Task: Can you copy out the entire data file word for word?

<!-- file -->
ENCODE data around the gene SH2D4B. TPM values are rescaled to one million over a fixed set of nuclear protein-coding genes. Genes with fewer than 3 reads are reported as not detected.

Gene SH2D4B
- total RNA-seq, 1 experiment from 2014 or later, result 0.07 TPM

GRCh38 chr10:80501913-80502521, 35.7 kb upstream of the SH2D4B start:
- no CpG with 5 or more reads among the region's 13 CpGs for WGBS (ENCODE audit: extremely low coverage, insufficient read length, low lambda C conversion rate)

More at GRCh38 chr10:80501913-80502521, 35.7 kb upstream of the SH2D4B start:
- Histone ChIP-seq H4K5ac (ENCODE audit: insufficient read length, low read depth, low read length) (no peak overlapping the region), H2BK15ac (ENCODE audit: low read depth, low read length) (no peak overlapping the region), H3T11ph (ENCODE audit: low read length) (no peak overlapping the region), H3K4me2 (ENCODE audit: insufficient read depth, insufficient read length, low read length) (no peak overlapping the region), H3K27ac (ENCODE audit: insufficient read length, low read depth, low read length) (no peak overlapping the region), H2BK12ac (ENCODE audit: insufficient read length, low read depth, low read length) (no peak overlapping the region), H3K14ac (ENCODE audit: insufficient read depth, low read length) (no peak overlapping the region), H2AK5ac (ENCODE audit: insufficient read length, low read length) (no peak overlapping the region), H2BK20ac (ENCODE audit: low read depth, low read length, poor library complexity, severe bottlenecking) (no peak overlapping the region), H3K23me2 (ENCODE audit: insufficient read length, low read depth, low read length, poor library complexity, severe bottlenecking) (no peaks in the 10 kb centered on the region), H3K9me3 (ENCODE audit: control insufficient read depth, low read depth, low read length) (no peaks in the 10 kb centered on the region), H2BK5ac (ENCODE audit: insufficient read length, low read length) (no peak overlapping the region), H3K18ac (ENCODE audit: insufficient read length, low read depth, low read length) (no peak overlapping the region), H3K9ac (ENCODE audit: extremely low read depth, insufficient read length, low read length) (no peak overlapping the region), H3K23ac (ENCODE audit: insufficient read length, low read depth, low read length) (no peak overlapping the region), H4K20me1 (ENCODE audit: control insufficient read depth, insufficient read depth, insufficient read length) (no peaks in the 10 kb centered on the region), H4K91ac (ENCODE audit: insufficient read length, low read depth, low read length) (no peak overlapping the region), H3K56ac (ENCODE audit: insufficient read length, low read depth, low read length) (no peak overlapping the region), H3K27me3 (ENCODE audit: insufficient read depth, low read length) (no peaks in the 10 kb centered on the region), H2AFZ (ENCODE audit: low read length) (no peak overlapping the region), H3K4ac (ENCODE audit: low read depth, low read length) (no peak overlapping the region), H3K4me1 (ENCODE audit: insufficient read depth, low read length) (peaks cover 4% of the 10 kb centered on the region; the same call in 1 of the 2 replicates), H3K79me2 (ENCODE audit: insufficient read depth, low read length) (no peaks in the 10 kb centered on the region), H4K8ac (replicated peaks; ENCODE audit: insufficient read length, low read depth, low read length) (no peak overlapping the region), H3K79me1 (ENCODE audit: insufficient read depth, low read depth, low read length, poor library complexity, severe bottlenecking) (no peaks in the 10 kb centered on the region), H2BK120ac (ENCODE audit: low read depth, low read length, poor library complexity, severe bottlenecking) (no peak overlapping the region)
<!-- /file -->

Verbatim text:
ENCODE data around the gene SH2D4B. TPM values are rescaled to one million over a fixed set of nuclear protein-coding genes. Genes with fewer than 3 reads are reported as not detected.

Gene SH2D4B
- total RNA-seq, 1 experiment from 2014 or later, result 0.07 TPM

GRCh38 chr10:80501913-80502521, 35.7 kb upstream of the SH2D4B start:
- no CpG with 5 or more reads among the region's 13 CpGs for WGBS (ENCODE audit: extremely low coverage, insufficient read length, low lambda C conversion rate)

More at GRCh38 chr10:80501913-80502521, 35.7 kb upstream of the SH2D4B start:
- Histone ChIP-seq H4K5ac (ENCODE audit: insufficient read length, low read depth, low read length) (no peak overlapping the region), H2BK15ac (ENCODE audit: low read depth, low read length) (no peak overlapping the region), H3T11ph (ENCODE audit: low read length) (no peak overlapping the region), H3K4me2 (ENCODE audit: insufficient read depth, insufficient read length, low read length) (no peak overlapping the region), H3K27ac (ENCODE audit: insufficient read length, low read depth, low read length) (no peak overlapping the region), H2BK12ac (ENCODE audit: insufficient read length, low read depth, low read length) (no peak overlapping the region), H3K14ac (ENCODE audit: insufficient read depth, low read length) (no peak overlapping the region), H2AK5ac (ENCODE audit: insufficient read length, low read length) (no peak overlapping the region), H2BK20ac (ENCODE audit: low read depth, low read length, poor library complexity, severe bottlenecking) (no peak overlapping the region), H3K23me2 (ENCODE audit: insufficient read length, low read depth, low read length, poor library complexity, severe bottlenecking) (no peaks in the 10 kb centered on the region), H3K9me3 (ENCODE audit: control insufficient read depth, low read depth, low read length) (no peaks in the 10 kb centered on the region), H2BK5ac (ENCODE audit: insufficient read length, low read length) (no peak overlapping the region), H3K18ac (ENCODE audit: insufficient read length, low read depth, low read length) (no peak overlapping the region), H3K9ac (ENCODE audit: extremely low read depth, insufficient read length, low read length) (no peak overlapping the region), H3K23ac (ENCODE audit: insufficient read length, low read depth, low read length) (no peak overlapping the region), H4K20me1 (ENCODE audit: control insufficient read depth, insufficient read depth, insufficient read length) (no peaks in the 10 kb centered on the region), H4K91ac (ENCODE audit: insufficient read length, low read depth, low read length) (no peak overlapping the region), H3K56ac (ENCODE audit: insufficient read length, low read depth, low read length) (no peak overlapping the region), H3K27me3 (ENCODE audit: insufficient read depth, low read length) (no peaks in the 10 kb centered on the region), H2AFZ (ENCODE audit: low read length) (no peak overlapping the region), H3K4ac (ENCODE audit: low read depth, low read length) (no peak overlapping the region), H3K4me1 (ENCODE audit: insufficient read depth, low read length) (peaks cover 4% of the 10 kb centered on the region; the same call in 1 of the 2 replicates), H3K79me2 (ENCODE audit: insufficient read depth, low read length) (no peaks in the 10 kb centered on the region), H4K8ac (replicated peaks; ENCODE audit: insufficient read length, low read depth, low read length) (no peak overlapping the region), H3K79me1 (ENCODE audit: insufficient read depth, low read depth, low read length, poor library complexity, severe bottlenecking) (no peaks in the 10 kb centered on the region), H2BK120ac (ENCODE audit: low read depth, low read length, poor library complexity, severe bottlenecking) (no peak overlapping the region)